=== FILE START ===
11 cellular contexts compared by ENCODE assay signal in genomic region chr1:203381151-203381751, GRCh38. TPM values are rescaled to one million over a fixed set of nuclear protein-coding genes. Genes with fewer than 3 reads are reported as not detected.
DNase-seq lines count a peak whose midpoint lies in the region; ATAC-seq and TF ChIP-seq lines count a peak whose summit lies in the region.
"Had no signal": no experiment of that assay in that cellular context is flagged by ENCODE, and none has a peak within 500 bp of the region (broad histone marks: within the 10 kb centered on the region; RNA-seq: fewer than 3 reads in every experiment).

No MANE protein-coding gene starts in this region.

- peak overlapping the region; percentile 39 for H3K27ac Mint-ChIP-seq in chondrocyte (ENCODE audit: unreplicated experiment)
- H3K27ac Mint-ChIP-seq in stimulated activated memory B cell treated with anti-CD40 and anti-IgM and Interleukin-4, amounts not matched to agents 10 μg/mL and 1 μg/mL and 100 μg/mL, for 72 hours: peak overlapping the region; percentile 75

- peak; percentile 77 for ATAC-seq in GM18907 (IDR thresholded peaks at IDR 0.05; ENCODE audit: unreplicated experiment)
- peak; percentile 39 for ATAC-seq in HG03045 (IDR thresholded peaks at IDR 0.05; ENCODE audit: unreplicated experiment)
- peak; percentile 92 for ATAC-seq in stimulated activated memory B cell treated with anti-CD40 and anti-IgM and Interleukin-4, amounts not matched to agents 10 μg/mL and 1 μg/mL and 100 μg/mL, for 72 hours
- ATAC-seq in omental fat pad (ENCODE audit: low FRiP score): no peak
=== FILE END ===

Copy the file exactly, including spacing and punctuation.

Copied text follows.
11 cellular contexts compared by ENCODE assay signal in genomic region chr1:203381151-203381751, GRCh38. TPM values are rescaled to one million over a fixed set of nuclear protein-coding genes. Genes with fewer than 3 reads are reported as not detected.
DNase-seq lines count a peak whose midpoint lies in the region; ATAC-seq and TF ChIP-seq lines count a peak whose summit lies in the region.
"Had no signal": no experiment of that assay in that cellular context is flagged by ENCODE, and none has a peak within 500 bp of the region (broad histone marks: within the 10 kb centered on the region; RNA-seq: fewer than 3 reads in every experiment).

No MANE protein-coding gene starts in this region.

- peak overlapping the region; percentile 39 for H3K27ac Mint-ChIP-seq in chondrocyte (ENCODE audit: unreplicated experiment)
- H3K27ac Mint-ChIP-seq in stimulated activated memory B cell treated with anti-CD40 and anti-IgM and Interleukin-4, amounts not matched to agents 10 μg/mL and 1 μg/mL and 100 μg/mL, for 72 hours: peak overlapping the region; percentile 75

- peak; percentile 77 for ATAC-seq in GM18907 (IDR thresholded peaks at IDR 0.05; ENCODE audit: unreplicated experiment)
- peak; percentile 39 for ATAC-seq in HG03045 (IDR thresholded peaks at IDR 0.05; ENCODE audit: unreplicated experiment)
- peak; percentile 92 for ATAC-seq in stimulated activated memory B cell treated with anti-CD40 and anti-IgM and Interleukin-4, amounts not matched to agents 10 μg/mL and 1 μg/mL and 100 μg/mL, for 72 hours
- ATAC-seq in omental fat pad (ENCODE audit: low FRiP score): no peak